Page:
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Exclusive: Hit by Apple's clause 2.25, app discovery tool MagicSolver set to 'call it a day'

Exclusive: Hit by Apple's clause 2.25, app discovery tool MagicSolver set to 'call it a day'

Apple's clamp down on app promotion services appears to have claimed another victim.

Cambridge-based user acquisition specialist MagicSolver is to close in a month's time with all staff set to be let go, a reliable source has revealed to PocketGamer.biz.

MagicSolver, which has worked with the likes of Supercell, King, EA and Wooga in recent months, was founded in 2009 with the intention of aiding app discovery on iOS.

However, the firm's revenue sources have been hampered during the last 18 months, with Apple rejecting all updates to the firm's flagship app from October 2012 onwards.

Clause for concern

The company reportedly kept things ticking over with its calendar apps – releases that sold promo slots to developers on a CPI basis – with MagicSolver's Advent 2013 generating a couple of million pounds in revenue.

However, owing to Apple's notorious App Store clause 2.25 – which allows the firm to remove any apps that 'resemble an app store in their own right' – MagicSolver's calendar app was also pulled from the marketplace in mid-December 2013.

As a result, the business is now in an untenable position and our source claims those behind MagicSolver have resolved to "call it a day". The company set to close its doors on 24 March.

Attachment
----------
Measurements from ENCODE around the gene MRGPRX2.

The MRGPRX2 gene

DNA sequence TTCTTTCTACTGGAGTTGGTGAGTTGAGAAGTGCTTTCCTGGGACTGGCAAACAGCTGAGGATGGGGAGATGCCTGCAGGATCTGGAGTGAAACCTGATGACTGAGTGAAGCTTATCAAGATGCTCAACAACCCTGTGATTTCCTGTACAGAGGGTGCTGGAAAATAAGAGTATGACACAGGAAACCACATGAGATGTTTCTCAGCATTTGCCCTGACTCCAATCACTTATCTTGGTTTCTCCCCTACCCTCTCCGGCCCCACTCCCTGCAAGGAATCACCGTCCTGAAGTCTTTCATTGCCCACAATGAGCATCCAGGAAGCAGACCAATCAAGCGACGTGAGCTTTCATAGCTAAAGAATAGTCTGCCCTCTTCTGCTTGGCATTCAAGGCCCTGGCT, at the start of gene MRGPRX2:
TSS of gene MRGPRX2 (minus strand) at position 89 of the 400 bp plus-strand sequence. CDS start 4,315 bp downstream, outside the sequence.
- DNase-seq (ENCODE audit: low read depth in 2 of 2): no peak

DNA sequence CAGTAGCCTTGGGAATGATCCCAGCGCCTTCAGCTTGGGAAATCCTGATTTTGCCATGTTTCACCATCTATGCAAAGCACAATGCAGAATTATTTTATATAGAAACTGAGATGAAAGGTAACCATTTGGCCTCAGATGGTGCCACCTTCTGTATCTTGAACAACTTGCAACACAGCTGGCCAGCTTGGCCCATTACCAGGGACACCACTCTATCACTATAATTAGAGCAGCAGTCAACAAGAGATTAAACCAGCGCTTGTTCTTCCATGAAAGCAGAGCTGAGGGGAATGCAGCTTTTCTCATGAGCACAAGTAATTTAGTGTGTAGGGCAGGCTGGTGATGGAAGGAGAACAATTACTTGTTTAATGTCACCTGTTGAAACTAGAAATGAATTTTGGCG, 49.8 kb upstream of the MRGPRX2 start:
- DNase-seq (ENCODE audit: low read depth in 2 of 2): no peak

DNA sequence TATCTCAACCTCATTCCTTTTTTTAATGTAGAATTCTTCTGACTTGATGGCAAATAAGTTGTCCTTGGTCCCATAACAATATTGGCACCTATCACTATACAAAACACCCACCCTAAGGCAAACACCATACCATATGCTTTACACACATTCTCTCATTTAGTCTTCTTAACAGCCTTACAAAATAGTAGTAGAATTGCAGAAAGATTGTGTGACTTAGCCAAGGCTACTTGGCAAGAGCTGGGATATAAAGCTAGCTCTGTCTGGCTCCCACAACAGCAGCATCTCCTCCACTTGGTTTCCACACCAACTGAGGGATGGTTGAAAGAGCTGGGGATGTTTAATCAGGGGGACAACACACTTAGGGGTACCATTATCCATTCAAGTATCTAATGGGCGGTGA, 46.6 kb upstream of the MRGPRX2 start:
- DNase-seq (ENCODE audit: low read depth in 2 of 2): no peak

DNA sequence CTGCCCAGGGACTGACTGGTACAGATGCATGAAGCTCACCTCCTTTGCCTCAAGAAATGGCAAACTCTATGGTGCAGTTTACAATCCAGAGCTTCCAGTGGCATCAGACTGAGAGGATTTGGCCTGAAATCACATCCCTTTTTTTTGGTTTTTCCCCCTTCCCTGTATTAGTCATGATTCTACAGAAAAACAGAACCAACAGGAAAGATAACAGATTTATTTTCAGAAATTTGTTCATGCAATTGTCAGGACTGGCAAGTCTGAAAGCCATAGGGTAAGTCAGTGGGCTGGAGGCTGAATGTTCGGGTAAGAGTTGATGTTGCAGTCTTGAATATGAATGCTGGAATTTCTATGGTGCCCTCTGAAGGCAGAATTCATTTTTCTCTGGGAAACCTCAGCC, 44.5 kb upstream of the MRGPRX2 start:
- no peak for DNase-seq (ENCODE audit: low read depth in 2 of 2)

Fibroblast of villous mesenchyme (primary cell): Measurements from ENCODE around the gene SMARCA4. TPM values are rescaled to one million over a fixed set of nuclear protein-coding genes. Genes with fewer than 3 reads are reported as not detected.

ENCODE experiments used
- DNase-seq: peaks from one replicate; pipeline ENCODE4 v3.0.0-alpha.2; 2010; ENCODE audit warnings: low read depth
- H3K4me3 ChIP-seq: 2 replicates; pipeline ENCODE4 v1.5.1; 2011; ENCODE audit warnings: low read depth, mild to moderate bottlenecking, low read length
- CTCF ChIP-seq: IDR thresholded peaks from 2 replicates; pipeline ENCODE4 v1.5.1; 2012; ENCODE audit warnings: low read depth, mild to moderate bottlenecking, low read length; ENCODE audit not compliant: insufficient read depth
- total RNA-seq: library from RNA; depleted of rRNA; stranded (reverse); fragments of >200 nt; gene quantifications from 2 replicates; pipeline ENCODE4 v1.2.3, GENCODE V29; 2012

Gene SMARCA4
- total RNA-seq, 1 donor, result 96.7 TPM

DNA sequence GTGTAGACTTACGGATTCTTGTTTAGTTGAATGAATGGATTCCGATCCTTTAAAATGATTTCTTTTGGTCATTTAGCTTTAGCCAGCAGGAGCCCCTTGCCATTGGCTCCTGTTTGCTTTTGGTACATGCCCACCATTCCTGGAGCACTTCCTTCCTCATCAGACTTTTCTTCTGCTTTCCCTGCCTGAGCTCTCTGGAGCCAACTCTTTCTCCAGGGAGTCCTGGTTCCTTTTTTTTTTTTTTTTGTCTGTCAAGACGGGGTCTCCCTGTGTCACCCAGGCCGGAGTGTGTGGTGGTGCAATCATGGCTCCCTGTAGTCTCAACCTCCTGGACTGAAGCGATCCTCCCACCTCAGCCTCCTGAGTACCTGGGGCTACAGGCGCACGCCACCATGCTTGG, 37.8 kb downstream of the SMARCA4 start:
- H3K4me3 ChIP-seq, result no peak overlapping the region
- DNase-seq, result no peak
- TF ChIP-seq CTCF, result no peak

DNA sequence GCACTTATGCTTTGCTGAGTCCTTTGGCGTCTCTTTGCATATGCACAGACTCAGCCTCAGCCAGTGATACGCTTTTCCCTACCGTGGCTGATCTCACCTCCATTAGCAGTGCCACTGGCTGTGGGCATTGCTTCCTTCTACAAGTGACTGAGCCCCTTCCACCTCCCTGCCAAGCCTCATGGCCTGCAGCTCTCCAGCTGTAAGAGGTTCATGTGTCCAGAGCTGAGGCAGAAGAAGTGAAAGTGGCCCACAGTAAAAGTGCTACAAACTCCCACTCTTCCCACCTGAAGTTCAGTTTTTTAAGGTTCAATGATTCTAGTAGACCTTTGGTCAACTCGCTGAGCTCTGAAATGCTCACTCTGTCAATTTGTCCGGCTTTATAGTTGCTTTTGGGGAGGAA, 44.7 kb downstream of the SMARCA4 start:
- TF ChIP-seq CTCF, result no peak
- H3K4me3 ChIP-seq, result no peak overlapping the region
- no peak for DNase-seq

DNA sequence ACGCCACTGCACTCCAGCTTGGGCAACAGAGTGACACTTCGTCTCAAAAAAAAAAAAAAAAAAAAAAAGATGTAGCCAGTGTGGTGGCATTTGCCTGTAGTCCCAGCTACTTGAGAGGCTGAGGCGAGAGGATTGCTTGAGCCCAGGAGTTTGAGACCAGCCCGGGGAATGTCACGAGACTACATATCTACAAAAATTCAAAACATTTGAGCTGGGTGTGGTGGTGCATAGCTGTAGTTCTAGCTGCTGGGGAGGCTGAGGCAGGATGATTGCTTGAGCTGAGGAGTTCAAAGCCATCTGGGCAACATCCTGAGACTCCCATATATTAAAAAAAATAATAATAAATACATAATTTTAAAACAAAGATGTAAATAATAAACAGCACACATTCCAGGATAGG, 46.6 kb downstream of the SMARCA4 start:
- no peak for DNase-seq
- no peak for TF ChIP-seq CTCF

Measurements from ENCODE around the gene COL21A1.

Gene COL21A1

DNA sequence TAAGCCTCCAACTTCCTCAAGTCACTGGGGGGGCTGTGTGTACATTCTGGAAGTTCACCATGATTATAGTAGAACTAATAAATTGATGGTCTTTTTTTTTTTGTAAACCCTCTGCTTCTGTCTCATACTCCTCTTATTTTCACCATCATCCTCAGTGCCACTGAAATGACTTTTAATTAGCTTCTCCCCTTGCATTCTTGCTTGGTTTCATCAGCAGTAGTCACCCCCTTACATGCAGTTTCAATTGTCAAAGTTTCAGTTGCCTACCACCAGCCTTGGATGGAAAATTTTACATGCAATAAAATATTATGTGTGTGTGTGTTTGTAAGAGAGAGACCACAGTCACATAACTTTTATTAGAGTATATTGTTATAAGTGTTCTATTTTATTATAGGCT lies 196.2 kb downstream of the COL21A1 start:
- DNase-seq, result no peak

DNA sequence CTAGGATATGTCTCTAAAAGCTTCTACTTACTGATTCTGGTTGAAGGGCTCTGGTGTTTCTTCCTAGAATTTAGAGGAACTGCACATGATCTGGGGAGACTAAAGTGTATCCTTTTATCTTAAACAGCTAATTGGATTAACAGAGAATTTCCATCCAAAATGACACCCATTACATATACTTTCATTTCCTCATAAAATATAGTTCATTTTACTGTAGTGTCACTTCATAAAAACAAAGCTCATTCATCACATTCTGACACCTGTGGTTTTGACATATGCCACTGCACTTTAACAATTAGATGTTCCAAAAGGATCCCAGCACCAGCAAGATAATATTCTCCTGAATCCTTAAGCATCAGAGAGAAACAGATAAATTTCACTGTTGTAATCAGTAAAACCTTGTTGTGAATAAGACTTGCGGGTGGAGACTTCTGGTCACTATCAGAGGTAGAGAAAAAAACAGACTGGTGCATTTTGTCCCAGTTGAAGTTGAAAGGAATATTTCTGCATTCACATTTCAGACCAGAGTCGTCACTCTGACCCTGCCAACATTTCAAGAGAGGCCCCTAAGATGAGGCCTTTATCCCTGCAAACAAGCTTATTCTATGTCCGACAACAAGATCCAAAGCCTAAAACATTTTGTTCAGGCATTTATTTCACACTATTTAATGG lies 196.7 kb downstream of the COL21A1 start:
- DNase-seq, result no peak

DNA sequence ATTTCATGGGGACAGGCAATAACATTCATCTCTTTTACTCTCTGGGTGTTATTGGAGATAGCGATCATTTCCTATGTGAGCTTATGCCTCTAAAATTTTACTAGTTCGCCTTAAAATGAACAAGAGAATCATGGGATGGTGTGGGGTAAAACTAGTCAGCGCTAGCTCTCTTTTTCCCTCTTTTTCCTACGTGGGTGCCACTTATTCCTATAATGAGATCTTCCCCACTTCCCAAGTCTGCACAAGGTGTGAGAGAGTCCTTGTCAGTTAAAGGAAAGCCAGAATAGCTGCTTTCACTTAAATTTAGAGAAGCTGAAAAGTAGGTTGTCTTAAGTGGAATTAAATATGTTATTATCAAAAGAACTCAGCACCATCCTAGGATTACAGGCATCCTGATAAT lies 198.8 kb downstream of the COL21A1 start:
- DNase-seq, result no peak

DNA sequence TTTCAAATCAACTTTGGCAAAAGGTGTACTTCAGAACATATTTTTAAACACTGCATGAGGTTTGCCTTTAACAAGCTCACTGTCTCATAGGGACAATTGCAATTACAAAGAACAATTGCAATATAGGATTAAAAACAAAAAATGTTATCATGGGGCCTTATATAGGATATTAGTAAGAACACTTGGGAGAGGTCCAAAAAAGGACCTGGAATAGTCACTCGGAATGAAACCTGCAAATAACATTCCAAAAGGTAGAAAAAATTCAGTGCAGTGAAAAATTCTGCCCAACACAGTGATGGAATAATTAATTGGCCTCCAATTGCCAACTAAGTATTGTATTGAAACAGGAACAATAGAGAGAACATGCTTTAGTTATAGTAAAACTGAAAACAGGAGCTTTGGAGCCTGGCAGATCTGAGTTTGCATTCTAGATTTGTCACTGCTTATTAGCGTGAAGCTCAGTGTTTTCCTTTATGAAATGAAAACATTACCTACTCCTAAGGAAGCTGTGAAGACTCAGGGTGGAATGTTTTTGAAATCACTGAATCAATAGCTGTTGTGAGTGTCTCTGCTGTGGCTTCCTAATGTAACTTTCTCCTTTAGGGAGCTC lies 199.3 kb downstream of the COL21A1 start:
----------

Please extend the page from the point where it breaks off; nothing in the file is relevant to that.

Timeline

MagicSolver isn't the first app promotion tool to fall foul of Apple's clause 2.25, of course.

AppShopper initially ran into trouble with Apple in December 2012, though the most noted casualty came a few months later when AppGratis was unceremoniously dumped from the store.

Before it was pulled in April 2013, AppGratis accounted for 4.6 percent of the US App Store discovery market, and its removal led to an angry response from a minister in the French Government.

AppGratis later relaunched on Android, with CEO Simon Dawlat going on to tell PocketGamer.biz Apple's decision proved to be a "blessing in disguise".

"We had to rethink our whole product and growth strategy which led us to building a consumer-facing platform that is now much less dependent on a single traffic purveyor, and much more ubiquitous," detailed Dawlat.

Contributing Editor

With a fine eye for detail, Keith Andrew is fuelled by strong coffee, Kylie Minogue and the shapely curve of a san serif font.

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